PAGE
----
Community Forestry and REDD+ in Nepal
Reducing the rate and extent of tropical forest loss is a critical component of climate change mitigation efforts. A global agreement to Reduce Emissions from Deforestation and forest Degradation (REDD+) seeks to transfer funds from developed countries to developing tropical forest countries such as Nepal in exchange for verifiable emissions reductions. Nepal already has a historic and successful Community Forestry management system in place. Consequently, Nepal is currently engaged in the challenging task of designing and implementing REDD+ strategies that are effective, efficient, and equitable, and can take advantage of some pre-existing Community Forestry institutions and processes.
To understand the strategic complexity of these tasks, our project team worked with the International Forestry Resources and Institutions on a World Bank funded project to complete a comprehensive litterature review and in-country interviews with relevant stakeholders. Issues that remain unresolved in the literature and interviews regarding Community Forestry and REDD+ in Nepal include monitoring, stakeholder engagement, benefit-sharing, and institutional arrangements at various political levels, among others. A total of 20 stakeholders in Bharatpur, Kathmandu and Shaktikhor were interviewed using qualitative in-person interviews, and ranged in occupation from governmental employees to members of Community Forestry User Groups. The project team desired to know whether individuals working on these issues in Nepal would share new knowledge concerning the aforementioned issues, whether that knowledge would support our detract from the available litterature, and if interviewees would agree or disagree based on discernible difference between employers.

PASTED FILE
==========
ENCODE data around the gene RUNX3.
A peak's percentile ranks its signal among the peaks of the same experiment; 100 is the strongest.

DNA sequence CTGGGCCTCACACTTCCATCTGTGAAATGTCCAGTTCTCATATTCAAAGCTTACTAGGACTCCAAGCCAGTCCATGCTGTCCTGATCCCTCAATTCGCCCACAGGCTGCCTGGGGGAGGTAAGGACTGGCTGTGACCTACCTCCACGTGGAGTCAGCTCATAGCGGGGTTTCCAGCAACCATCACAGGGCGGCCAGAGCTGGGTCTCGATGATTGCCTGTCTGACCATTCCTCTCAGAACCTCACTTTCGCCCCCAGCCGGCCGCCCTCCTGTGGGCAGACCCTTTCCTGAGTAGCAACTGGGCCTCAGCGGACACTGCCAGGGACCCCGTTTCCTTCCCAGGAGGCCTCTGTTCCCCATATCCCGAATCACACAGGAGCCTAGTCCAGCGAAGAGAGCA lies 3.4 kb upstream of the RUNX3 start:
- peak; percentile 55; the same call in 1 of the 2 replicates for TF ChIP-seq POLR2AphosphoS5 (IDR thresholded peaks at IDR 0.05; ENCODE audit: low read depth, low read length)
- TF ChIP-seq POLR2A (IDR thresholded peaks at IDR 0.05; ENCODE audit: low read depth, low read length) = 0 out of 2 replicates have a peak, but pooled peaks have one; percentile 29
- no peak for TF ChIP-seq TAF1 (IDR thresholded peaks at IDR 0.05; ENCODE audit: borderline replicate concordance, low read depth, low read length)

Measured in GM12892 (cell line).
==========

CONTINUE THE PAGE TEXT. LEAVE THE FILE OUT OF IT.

This approach allowed the project team to analyze a spectrum of perspectives among interviewees on the current developmental and organizational processes an the mechanisms needed to effectively, efficiently, and equitably implement REDD+ in Nepal. Findings show that congruity exist among the conjectures provided by respondents despite their vested interest in their respective organizations, but that problems regarding undecided REDD+ policies and stakeholder engagement remain. Some of the incongruities arise from the uniquely Nepali issue of land tenure for Community Forests and will require extensive research and multi-stakeholder problem-solving before REDD+ moves forward in Nepal. Should these issues be addressed, the project team concludes that REDD+ could use existing Community Forestry institutions, in addition to other forestry management schemes, to bring equitable co-benefits and increased carbon storage to Nepal.
Joel DeBoer, MS Environmental Policy and Planning
Derrick Rosenbach, MS Environmental Policy and Planning
Jessica Whittemore, MS Environmental Justice